When asked what are the three major concerns faced by farmers in their community, respondents shared a variety of concerns (Table 1).

Table 1
Concerns Faced by Farmers
Concern Number of Responses
Low milk or other commodity prices 301
High cost of inputs 82
High taxes 70
Financial/cash flow problems 51
Health insurance/health problems 48
Ability to compete/stay in farming 38
Government indifference/regulations 36
Interest high/no credit 31
Weather conditions 27
Too much work/lack of hired help 18
Lack of good markets 14
Not able to enter/exit farming 9
Lack of time/money for family 9
Society doesn't understand farming/treats poorly 8
Lack of hay/feed 5
Note: Listed in declining order of priority, using a weighted rating to assess priorities.

Low milk or other commodity prices was, by far, the most pressing concern of Harvest of Hope recipients. Yet, what should be clear from the responses is the central theme of tight finances: high cost of inputs, high taxes, financial/cash flow problems, interest high/no credit, lack of good markets, and others. The survey also verified two observations made by Harvest of Hope volunteers through the years: (a) many applicants were without health insurance due to the high cost of obtaining coverage, and (b) many farm families felt strapped to the farm due to the amount of work and the difficulty of finding good, reliable hired help.

Farmers were then asked about their continuing needs at this time. Respondents offered a range of different needs or issues. In declining order, the needs were: time off (59); financial consultation (53); medical needs (50); feed for cattle (38); legal assistance (34); food stamps (31); someone to talk to (29); couples retreat (25); off-farm work (21); spiritual needs (15); job training (14); farm wife retreat (14); repairs from flooding (11); support group (10); social activities (9); see a counselor (5).

These needs were cross-checked by respondent age. While financial consultation and time off surfaced as common needs for younger and middle aged farmers and food stamps emerged as a common need between younger and older farmers, the only need that appears among the top three priorities for all three age groups is medical needs. It is clear from this survey that medical issues (lack of insurance, inadequate insurance, disabling illness, disabling injury, hospital or medical bills) were a major concern for farm families in difficult financial situations.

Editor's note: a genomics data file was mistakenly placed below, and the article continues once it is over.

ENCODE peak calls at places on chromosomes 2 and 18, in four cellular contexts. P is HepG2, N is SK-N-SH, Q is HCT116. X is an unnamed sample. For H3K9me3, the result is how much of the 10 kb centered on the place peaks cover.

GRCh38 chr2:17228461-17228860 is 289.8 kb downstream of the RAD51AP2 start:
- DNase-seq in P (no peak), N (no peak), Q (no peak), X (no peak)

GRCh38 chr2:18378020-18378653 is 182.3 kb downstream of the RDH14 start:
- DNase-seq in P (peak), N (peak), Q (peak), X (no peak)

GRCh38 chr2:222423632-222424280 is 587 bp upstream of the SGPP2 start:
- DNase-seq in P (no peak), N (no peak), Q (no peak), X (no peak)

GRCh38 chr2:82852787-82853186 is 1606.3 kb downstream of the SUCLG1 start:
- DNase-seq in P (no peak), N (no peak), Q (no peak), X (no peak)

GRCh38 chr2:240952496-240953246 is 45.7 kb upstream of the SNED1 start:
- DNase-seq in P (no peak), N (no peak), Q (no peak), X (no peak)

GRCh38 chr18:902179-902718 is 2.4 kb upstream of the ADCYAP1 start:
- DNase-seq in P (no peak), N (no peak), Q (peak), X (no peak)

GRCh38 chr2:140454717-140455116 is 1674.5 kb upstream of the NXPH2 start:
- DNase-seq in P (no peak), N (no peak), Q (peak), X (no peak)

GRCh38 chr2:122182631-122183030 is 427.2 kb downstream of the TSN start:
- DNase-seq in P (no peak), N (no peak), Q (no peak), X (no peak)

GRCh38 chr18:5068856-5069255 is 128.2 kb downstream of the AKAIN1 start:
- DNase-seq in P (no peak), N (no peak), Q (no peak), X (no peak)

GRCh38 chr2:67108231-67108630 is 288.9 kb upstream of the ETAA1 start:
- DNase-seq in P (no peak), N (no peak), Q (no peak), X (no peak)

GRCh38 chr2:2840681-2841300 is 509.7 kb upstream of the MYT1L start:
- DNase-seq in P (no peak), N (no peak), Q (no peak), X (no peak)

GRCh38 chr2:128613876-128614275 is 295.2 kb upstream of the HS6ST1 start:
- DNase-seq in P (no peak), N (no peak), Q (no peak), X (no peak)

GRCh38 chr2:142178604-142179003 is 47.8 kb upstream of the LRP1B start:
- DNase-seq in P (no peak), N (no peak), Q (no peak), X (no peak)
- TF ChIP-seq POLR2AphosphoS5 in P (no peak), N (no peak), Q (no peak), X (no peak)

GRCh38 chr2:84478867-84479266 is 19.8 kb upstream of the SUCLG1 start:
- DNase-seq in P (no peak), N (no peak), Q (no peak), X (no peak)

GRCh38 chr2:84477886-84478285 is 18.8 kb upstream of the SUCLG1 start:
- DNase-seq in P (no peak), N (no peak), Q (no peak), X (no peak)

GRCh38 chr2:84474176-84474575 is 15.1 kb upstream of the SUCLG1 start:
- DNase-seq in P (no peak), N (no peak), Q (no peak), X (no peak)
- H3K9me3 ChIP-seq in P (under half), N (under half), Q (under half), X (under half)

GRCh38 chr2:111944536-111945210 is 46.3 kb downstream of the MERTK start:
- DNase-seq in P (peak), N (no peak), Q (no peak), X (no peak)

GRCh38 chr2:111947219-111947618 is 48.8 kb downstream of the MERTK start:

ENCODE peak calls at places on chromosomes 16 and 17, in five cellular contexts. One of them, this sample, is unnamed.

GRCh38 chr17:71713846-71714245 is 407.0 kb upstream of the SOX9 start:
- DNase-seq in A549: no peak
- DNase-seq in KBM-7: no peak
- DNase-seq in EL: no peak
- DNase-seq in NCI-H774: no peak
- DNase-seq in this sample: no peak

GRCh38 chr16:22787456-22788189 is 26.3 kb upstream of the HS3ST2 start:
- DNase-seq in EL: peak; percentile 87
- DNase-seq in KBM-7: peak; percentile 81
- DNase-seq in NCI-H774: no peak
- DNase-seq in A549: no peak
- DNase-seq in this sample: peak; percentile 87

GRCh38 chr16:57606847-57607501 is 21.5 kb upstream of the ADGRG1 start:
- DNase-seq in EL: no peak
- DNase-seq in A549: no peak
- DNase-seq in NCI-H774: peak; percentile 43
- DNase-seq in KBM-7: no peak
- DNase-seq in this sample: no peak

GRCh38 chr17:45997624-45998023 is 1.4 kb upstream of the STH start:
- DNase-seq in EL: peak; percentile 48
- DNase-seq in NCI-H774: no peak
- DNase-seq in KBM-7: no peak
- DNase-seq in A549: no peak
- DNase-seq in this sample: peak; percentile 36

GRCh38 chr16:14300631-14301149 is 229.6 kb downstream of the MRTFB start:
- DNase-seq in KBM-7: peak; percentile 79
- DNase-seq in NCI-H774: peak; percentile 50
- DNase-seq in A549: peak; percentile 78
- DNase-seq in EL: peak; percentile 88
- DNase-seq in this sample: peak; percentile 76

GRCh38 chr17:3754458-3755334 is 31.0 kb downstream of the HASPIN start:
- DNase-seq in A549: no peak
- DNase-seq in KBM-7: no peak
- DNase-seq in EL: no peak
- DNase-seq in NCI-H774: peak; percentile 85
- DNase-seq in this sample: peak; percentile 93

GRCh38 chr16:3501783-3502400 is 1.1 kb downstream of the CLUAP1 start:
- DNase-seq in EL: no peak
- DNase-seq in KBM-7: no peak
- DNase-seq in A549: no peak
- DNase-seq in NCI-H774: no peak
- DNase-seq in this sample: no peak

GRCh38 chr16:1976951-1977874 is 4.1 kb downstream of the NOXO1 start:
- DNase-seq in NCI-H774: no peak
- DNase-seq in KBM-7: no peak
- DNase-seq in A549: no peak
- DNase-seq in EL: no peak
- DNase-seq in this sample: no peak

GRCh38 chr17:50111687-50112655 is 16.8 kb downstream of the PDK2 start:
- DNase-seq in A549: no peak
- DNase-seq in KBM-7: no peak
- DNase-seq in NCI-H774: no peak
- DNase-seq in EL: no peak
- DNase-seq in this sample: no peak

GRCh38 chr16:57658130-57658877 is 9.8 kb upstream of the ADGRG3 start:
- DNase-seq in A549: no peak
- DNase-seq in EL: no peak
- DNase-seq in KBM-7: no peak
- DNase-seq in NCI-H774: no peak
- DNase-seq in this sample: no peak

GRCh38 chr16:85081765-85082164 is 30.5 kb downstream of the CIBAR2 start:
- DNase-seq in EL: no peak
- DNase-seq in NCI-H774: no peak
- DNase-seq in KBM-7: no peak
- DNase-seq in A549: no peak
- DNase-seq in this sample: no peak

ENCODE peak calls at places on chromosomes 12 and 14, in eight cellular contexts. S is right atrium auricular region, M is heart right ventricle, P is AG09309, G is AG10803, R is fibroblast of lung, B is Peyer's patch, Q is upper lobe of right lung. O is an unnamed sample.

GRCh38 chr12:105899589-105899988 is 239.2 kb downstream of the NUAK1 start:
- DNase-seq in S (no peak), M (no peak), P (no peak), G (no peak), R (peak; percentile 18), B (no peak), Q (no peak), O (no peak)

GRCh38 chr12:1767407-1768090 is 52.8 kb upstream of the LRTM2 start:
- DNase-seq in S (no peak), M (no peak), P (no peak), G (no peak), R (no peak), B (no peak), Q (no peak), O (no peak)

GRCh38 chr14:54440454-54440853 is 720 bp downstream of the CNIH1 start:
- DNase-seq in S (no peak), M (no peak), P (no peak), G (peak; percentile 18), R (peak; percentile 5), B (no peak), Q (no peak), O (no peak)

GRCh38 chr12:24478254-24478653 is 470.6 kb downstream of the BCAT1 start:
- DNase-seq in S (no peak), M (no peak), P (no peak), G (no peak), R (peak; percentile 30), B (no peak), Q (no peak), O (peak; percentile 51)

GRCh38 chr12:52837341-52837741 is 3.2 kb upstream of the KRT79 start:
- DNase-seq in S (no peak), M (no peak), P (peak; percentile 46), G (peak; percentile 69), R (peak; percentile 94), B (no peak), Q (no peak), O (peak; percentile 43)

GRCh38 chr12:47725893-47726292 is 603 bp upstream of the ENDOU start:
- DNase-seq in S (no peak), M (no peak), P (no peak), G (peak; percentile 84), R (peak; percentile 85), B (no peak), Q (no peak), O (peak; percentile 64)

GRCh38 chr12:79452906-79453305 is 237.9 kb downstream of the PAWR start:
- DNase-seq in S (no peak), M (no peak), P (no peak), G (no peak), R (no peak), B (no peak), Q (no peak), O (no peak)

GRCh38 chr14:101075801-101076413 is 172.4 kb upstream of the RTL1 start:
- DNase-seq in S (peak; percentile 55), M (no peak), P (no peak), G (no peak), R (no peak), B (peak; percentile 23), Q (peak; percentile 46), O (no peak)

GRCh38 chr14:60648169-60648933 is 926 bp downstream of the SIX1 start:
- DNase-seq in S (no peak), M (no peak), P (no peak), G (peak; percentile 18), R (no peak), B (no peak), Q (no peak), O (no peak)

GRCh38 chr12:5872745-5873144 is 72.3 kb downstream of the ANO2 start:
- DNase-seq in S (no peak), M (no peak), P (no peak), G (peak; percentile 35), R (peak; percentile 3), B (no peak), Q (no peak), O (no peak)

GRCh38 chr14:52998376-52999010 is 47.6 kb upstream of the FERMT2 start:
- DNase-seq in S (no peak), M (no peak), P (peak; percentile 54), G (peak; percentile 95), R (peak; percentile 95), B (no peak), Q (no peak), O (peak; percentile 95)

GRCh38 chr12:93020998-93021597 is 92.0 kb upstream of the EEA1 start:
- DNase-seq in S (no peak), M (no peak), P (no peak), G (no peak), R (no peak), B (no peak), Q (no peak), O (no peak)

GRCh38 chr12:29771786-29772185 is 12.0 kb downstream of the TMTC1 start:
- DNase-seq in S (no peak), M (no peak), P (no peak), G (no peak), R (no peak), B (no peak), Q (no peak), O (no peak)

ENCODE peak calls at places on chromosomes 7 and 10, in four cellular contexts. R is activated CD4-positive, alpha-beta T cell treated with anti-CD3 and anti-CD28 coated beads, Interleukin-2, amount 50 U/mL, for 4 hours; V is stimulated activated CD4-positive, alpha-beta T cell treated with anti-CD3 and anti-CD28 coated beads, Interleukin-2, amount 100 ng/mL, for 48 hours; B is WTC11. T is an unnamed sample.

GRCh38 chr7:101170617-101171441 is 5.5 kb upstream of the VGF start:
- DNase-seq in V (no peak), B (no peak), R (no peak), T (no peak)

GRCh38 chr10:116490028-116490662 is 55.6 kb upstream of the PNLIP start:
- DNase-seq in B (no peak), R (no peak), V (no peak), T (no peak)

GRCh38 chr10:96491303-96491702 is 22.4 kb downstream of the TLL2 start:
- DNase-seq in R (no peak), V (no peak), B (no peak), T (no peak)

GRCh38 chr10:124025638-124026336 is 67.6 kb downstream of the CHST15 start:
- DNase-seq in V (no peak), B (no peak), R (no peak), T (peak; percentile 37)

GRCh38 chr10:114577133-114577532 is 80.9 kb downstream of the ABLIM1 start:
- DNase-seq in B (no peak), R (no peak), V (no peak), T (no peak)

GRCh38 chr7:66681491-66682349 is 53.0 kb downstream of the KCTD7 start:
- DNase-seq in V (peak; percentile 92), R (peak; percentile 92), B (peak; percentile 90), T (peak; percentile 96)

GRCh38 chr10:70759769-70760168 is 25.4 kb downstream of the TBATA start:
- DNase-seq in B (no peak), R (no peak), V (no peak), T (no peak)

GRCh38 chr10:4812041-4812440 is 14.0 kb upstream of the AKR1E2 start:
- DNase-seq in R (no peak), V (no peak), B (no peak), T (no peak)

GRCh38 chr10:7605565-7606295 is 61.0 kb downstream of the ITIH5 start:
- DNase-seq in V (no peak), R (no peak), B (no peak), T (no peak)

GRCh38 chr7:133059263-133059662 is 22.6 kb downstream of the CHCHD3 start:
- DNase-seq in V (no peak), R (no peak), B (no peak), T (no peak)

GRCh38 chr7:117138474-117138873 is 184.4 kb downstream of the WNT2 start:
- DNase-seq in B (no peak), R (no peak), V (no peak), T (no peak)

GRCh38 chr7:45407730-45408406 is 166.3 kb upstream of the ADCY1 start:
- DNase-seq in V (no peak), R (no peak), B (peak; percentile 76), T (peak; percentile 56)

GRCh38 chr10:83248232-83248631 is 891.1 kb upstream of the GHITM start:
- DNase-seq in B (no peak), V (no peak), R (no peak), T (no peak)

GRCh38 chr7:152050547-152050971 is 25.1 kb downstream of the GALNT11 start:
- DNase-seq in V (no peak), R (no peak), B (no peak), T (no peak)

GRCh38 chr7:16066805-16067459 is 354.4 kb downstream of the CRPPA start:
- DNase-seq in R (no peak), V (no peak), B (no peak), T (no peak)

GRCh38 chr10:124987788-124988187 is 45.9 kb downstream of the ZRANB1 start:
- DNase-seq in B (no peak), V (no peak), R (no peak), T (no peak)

When asked to indicate the degree of help they had received from local agencies and organizations, several organizations were listed, including Harvest of Hope, churches, schools, Extension, social services, mental health agency, health care agency, community action, and food pantries. A weighted rating was used to reflect the overall helpfulness of agencies and the results were: Harvest of Hope (495); churches (227); extension (141); social services (89); food pantries (81); schools (68); community action (57); health care agencies (39); and mental health agencies (13).

Because all of the farm families surveyed had received direct financial assistance from the Harvest of Hope, it is not surprising that they would rate Harvest of Hope as being helpful. What is interesting is that churches and Extension were perceived as being more responsive to farm families than the helping agencies--social services, community action, health care agencies, and mental health agencies--in communities. This finding undoubtedly reflects farmers' negative experiences with these agencies as well as their lack of awareness of helping organizations in communities.

Finally, farmers were asked what, if anything, prevented them from gaining the needed services? Respondents provided a variety of different answers. The one response that came through overwhelmingly was pride (24 responses). Farmers tend to be too proud and independent to reach out for services from agencies in the community. Several farmers also commented that they were ineligible for services (14 responses) and many responded that they were not aware of what resources were available or how to tap into them (13 responses). It is clear that agencies could be doing much more to help farmers understand what services are available to farm families and what constraints they may have in addressing farm family needs.